The ’90s were cooler than now. That’s not just nostalgia talking; I’m not still pining for the pair of Moon Shoes I never got for Christmas. Fully 97% of scientists agree, it was cooler a couple of decades ago. Lately it seems inevitable that every story about the environment ends up circling back to climate change one way or another. So that is not what this article will do. We will look not to the ever-increasing temperature of the future, but instead gaze upon the environmental doomsdays of yesteryear, at least as far back as us millennials can remember.
The news of the ’90s presented acid rain as a very real threat, hammering it home with images of dead and dying forests. Caused by gases released from the burning of fossil fuels, acid rain forms when high concentrations of said gases get mixed in with the water droplets in clouds, churning out newly acidic water vapor, which falls to the ground as acid rain.
Realistically, even normal rain is acidic. On the pH scale, it sits somewhere between 6.5 and 5.5. Lower pH numbers reflect higher acidity, so it should come as no surprise that the real trouble begins when that pH starts to dip below 5.5.
Nature was not built to sustain acidity like that. An experiment you can try at home is watering your favorite houseplant with coffee (pH of about 5). It will die. So you will throw out the dead plant and buy a new one to put in the same pot. It will die. So, you will throw out the old dirt, which was still way too acidic from all the coffee. This is where the metaphor breaks down, because in areas affected by acid rain, you can’t just “throw out the old dirt.” That dirt is our planet.
Fortunately, some of our greatest minds got together and passed legislation limiting the amount of airborne pollutants that could be produced at factories and companies across the country. Unfortunately, acid rain is still around. The new laws were a success, and many areas once affected by severe acid rain are recovering. But recovery can be agonizingly slow, and man-made acid rain still falls in some parts of the US—fingers crossed that Portland takes care of its toxic air before it circles back as acid rain.
Holes in the Ozone
An umbrella would have been a must-have survival item if the most dire predictions of the ’90s had come to pass. Not only would we be hiding from acid rain, but our own sun was set to cook us alive, via two holes in our planet’s protective ozone layer—that thing that keeps out truly damaging sun rays. Granted, in the ’90s there was only one major hole. And that hole was over Antarctica. But that hole was projected to get bigger and badder until one day we’d all get skin cancer and die.
Solving the ozone problem took the combined effort of almost every nation on Earth. Scientists discovered that the hole had been caused by a particularly nasty kind of chemical called chlorofluorocarbons. These molecules, when released into the air, would rise up into the atmosphere and eat away at our precious ozone layer. Member states at the UN drafted the Montreal Protocol, which created an outline for phasing out production of ozone-depleting chemicals. It became the first treaty to be unanimously approved by every member of the UN.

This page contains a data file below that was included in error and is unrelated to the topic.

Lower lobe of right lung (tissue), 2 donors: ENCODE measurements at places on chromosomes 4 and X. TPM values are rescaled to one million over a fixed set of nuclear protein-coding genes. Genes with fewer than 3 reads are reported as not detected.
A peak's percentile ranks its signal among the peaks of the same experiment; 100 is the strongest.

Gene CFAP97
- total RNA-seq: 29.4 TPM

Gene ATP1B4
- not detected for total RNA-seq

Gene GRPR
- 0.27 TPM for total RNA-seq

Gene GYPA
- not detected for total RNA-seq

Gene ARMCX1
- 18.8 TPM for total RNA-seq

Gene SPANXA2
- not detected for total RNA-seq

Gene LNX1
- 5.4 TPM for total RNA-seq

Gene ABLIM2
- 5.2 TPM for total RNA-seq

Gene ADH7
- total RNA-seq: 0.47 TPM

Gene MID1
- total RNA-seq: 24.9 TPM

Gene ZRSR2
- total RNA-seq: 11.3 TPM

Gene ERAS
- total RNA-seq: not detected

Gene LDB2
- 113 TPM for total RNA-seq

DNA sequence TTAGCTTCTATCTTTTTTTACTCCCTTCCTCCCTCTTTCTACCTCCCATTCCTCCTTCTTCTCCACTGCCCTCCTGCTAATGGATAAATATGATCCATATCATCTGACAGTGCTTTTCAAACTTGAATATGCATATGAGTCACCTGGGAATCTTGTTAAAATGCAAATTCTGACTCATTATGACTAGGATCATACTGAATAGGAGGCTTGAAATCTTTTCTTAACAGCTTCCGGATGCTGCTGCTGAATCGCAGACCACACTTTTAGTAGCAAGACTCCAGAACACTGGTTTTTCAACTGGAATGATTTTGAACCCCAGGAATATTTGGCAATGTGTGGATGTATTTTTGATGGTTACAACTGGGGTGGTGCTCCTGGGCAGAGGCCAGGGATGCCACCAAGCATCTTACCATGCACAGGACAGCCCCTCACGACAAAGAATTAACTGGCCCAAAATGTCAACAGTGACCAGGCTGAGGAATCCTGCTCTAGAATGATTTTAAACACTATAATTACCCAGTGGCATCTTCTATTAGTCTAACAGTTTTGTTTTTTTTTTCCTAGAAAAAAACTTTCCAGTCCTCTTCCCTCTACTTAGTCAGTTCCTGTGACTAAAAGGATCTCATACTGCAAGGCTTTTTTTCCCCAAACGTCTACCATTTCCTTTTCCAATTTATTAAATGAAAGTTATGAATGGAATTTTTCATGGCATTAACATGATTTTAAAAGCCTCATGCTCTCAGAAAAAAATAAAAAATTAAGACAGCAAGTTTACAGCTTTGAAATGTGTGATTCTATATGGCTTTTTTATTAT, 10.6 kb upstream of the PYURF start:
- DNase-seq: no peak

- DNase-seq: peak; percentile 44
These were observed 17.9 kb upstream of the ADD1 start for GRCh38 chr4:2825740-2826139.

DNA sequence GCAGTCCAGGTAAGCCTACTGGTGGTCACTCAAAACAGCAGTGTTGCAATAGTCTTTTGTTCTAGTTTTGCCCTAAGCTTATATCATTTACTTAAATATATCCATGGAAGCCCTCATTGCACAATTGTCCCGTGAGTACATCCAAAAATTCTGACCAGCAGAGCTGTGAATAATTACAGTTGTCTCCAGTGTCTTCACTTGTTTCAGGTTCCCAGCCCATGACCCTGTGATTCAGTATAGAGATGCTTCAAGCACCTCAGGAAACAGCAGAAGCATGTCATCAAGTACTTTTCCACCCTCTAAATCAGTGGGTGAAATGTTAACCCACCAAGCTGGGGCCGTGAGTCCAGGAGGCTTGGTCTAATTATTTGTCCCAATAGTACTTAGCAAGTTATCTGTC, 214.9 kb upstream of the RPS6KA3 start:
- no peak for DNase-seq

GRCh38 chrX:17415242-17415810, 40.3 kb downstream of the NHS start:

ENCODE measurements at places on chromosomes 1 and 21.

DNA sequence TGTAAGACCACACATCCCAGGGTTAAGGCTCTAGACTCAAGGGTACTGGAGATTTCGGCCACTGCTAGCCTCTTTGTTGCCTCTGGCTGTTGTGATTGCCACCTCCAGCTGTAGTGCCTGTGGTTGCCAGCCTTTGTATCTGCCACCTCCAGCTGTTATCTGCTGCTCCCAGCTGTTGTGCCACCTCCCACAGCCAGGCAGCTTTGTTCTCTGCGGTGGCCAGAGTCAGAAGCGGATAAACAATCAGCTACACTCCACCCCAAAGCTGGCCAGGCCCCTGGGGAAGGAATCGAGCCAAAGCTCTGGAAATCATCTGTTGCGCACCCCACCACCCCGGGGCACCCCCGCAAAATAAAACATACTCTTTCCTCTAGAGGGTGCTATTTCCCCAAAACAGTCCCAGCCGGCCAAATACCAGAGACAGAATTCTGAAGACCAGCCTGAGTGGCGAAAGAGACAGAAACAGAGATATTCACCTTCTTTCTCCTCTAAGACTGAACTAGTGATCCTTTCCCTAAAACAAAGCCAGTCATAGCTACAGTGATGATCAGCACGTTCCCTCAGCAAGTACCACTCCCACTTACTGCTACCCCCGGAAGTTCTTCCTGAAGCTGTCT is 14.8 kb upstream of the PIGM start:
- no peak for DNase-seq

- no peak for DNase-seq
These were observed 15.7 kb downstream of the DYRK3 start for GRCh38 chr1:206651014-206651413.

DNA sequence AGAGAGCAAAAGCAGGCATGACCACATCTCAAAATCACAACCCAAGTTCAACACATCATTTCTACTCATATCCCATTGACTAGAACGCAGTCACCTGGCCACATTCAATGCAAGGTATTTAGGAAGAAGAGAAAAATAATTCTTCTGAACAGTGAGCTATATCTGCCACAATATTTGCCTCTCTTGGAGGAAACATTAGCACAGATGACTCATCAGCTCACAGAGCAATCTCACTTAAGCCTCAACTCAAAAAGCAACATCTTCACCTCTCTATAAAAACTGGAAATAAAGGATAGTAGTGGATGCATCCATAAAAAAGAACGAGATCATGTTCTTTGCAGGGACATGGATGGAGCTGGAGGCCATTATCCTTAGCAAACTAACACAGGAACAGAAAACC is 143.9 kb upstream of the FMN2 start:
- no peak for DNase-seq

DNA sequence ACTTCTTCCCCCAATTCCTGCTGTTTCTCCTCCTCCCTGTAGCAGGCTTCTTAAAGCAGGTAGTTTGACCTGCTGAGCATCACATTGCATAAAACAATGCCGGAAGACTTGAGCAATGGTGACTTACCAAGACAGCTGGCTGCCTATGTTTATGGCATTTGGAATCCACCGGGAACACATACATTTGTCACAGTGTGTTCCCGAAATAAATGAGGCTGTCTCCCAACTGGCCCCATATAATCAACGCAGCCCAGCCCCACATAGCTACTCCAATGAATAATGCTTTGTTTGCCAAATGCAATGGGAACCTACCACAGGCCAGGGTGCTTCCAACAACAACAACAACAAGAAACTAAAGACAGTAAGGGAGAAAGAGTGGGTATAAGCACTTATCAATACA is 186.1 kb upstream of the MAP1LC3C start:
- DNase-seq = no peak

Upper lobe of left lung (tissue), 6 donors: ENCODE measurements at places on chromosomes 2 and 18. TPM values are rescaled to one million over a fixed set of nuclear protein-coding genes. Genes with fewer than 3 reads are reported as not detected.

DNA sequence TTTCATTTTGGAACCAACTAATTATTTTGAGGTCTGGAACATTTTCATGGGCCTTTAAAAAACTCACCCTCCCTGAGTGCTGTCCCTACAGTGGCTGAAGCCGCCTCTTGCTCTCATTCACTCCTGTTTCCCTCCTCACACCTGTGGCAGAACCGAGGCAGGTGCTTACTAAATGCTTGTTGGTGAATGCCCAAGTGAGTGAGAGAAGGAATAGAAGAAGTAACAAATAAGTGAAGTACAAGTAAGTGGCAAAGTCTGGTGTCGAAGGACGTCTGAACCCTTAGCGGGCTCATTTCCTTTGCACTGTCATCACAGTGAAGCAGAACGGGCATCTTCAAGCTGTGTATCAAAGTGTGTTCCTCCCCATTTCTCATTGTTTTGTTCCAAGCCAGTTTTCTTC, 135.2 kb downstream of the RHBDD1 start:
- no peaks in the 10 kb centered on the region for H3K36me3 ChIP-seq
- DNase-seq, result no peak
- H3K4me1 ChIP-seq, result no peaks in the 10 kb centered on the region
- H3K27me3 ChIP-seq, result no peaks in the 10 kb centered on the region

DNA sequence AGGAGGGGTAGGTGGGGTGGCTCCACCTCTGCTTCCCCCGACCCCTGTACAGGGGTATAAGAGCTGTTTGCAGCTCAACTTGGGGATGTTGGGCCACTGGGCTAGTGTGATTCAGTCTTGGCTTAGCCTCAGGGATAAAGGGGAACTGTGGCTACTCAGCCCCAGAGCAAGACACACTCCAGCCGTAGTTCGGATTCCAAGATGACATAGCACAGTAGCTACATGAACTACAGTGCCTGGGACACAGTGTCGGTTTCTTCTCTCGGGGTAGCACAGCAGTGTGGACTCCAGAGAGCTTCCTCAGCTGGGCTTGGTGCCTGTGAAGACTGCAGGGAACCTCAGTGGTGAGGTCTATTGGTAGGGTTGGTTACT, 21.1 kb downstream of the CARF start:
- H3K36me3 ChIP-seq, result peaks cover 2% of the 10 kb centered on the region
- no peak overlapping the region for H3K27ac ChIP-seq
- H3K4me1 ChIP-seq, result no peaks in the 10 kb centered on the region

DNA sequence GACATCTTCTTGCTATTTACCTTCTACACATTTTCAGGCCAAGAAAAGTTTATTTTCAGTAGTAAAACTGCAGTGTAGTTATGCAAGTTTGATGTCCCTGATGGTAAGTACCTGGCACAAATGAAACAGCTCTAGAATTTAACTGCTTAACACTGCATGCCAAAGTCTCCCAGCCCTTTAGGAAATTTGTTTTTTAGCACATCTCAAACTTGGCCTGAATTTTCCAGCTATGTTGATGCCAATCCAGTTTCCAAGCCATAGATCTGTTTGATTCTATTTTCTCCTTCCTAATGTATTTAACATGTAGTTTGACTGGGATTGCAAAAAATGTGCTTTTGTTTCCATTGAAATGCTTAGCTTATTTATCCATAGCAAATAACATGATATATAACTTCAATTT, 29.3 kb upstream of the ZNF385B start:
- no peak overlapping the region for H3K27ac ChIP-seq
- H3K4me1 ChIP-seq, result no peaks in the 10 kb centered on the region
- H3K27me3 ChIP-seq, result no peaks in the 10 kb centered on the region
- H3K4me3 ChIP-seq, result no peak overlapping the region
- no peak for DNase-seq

You may very well ask how we ended up with a second hole in the ozone given the frankly heroic cooperation of the international community. It turns out chlorofluorocarbons float around for a long time, casually wreaking havoc. Our second hole is over our second pole, in the Arctic. Despite the discovery of another hole, both seem to be on the mend as the overall health of our ozone layer improves.
I lied. This whole article circles back to climate change. It’s not for lack of trying to avoid the topic. The problem is, it’s always been the topic. Acid rain, holes in the ozone, and a plethora of environmental disasters between then and now— Styrofoam filling up landfills, the Great Pacific Garbage Patch, melting icecaps, etc.—have just been the more apparent symptoms of ecological ignorance. Humans have disrupted the composition of the atmosphere time and time again with greenhouse gases and other pollutants, and now our climate is rapidly changing.
And somewhere out there, amid dire projections and worried scientists on the nightly news, is a kid. A kid whose parents didn’t get him a hoverboard for Christmas. I would love for that kid to one day write a retrospective article about how we solved climate change. The article could say that recovery remains slow, that the problem required global cooperation, and that at least we realized we should stop “watering our houseplants with coffee,” so to speak. I’m sure the kid will have a better metaphor.
By Kyle Bunnell